Reconfirm moving dates if you are using the Personal Property Shipping Office (PPSO). Have drapes and carpets cleaned. Never leave in plastic wrappers. Start cleaning up your current home. Clean out your attic, crawl space, or similar storage area within your current home. Renew and pick up any necessary prescriptions. Get prescription slips in case you need refills while traveling. Pack your medicine in leak proof, spill proof containers. If you are an active service member making use of military weight allowances, separate your professional books, papers and equipment (PBP&E) because they will be weighed and listed separately on your shipping inventory. Inform the packers that these are your professional items -- their weight will not be counted into your weight allowance. One week before the move Do the following tasks one week before you move: Tasks Close out safe deposit box if you have one. Buy ziplock bags for packing sets of small items. Before mailing or hand-carrying them to your new address, make copies of any important documents. Start removing wall accessories like drapery rods, small appliances, food and utensil racks. Haul out all items from underneath stairways, attics or any other area that does not allow full standing room. Drain the water from garden hoses and oil and gas from lawn mowers and gas operated tools. Disconnect spark plugs. Dispose of flammables and have a local propane gas dealer purge and seal refillable tanks. Start packing electronic components like stereos and TVs Place original packing boxes (if they are still in good condition and you want the movers to use them) by the equipment. If you decide to pack the item in the original carton yourself, make sure to leave the boxes opened so items can be inventoried. If you have a computer, "park" hard disk drive units. Make sure to disconnect computer systems, then place CDs and DVDs in protective cases before storing them into cartons. If you are planning to use your own vehicle, ensure that it is in good running condition. Check if all required maintenance has been completed.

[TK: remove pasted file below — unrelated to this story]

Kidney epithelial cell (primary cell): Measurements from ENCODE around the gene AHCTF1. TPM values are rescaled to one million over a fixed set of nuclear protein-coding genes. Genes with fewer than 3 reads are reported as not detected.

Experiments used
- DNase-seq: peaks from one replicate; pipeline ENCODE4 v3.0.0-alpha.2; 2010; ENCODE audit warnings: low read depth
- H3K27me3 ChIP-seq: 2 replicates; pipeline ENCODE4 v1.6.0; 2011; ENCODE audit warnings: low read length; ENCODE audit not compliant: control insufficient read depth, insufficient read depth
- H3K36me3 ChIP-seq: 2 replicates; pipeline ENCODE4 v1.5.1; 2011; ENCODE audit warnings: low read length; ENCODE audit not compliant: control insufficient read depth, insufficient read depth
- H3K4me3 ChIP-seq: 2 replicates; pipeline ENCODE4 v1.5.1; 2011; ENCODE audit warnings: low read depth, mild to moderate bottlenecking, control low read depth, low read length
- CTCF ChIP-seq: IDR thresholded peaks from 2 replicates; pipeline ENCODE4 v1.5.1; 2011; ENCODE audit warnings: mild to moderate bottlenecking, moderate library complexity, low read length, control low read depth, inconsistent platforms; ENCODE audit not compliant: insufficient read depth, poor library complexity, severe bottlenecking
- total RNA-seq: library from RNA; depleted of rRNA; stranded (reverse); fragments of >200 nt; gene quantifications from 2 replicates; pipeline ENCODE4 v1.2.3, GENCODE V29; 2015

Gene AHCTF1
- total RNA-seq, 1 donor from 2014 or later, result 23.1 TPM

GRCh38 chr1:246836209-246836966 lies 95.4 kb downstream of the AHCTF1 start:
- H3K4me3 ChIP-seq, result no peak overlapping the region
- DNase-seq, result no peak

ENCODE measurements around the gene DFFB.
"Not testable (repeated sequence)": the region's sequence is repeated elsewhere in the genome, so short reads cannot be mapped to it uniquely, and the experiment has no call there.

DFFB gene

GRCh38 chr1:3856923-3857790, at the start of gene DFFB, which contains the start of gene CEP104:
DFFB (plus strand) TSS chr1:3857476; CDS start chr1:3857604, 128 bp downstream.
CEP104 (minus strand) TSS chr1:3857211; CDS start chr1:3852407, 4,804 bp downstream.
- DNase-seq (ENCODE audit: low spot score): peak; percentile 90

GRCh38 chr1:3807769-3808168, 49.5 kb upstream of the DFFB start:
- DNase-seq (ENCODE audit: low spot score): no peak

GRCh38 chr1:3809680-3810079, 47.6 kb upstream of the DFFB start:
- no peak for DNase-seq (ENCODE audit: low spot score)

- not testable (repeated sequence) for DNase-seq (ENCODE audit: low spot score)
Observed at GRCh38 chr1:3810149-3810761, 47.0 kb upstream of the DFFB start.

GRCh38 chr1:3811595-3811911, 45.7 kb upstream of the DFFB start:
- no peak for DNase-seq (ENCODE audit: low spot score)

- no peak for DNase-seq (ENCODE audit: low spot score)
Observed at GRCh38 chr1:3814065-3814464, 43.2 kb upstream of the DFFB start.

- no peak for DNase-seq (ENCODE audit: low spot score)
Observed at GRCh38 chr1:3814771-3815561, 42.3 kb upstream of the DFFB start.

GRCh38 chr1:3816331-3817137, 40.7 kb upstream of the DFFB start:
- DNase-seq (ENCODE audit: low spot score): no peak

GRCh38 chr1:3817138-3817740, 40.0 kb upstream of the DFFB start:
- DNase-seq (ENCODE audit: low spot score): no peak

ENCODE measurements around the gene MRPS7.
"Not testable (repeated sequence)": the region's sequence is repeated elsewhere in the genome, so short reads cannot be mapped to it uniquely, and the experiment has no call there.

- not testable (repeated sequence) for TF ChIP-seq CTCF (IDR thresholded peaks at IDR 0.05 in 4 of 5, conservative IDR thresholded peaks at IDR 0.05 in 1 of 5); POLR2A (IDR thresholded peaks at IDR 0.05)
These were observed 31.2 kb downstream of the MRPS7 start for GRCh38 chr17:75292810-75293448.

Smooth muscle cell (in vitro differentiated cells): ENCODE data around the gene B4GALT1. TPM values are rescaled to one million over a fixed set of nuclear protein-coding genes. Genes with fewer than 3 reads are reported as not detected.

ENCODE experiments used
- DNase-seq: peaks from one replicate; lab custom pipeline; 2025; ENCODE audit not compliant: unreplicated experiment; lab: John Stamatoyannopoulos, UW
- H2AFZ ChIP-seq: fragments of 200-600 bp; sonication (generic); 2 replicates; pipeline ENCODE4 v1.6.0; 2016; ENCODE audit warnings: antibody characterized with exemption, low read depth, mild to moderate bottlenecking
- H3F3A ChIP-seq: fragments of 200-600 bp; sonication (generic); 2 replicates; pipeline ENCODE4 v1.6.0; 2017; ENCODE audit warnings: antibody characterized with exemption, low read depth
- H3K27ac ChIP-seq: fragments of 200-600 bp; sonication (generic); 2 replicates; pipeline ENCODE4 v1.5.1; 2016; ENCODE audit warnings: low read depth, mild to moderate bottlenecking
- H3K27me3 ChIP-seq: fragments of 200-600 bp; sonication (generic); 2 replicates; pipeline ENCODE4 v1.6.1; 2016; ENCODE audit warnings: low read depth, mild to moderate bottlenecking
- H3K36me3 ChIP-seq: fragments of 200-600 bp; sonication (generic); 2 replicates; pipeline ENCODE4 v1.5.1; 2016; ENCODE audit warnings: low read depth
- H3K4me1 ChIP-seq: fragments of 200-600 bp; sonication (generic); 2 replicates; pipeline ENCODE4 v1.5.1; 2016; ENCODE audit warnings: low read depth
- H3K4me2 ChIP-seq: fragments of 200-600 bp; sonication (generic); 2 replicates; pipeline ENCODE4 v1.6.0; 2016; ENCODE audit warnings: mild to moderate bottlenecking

Inform a close friend or relative of your travel route and schedule so you may be reached if needed. Make sure to set aside cleaning materials to be used after packing and loading. Make sure personal property items are free of soil/pest infestation. Keep in mind that complying with requirements of the USDA and state laws is your responsibility. If you are an active service member making use of military weight allowances, separate your professional books, papers and equipment (PBP&E) because they will be weighed and listed separately on your shipping inventory. Inform the packers that these are your professional items -- their weight will not be counted into your weight allowance. Final days before the move Do the following tasks a few days before you move: Tasks Done Call me, Anita Clark, at (478) 960-8055, so I can be ready to show you homes of your choosing when you arrive to Houston County. Set aside items that will not be packed, including suitcases. For items that will help set up housekeeping at your new address, ship them as â€œunaccompanied baggage.â€? Create a household inventory list and carry it with you. Make a complete inventory of all the boxes you will move so you can check them after you move in. Help movers by attaching colored stickers to boxes. Prepare a color-coded map of your new house so they will know which rooms to take your belongings to. Secure your cash, jewelry, important documents, your checkbook and other valuable items. If you are renting a truck or other vehicle for your move, check it over to make sure everything is running properly. Take note of the condition of your belongings. If anything is marked "scratched, dented or soiled," note the location of the problem. Clean your refrigerator and freezer, and dry them for 1-2 days with doors propped open. Place several charcoal briquettes in a stocking or sock in both the freezer and refrigerator to avoid musty odor. Dispose of partly-used cans/containers of substances that may leak. If you are planning to take any jars of liquid with you, carefully tape and place them in individual waterproof bags. Disconnect gas and electrical appliances. Remove hanging objects scheduled for shipping from the walls, ceilings, and cabinet. Remove outside TV antennas, air conditioners in windows, and disconnect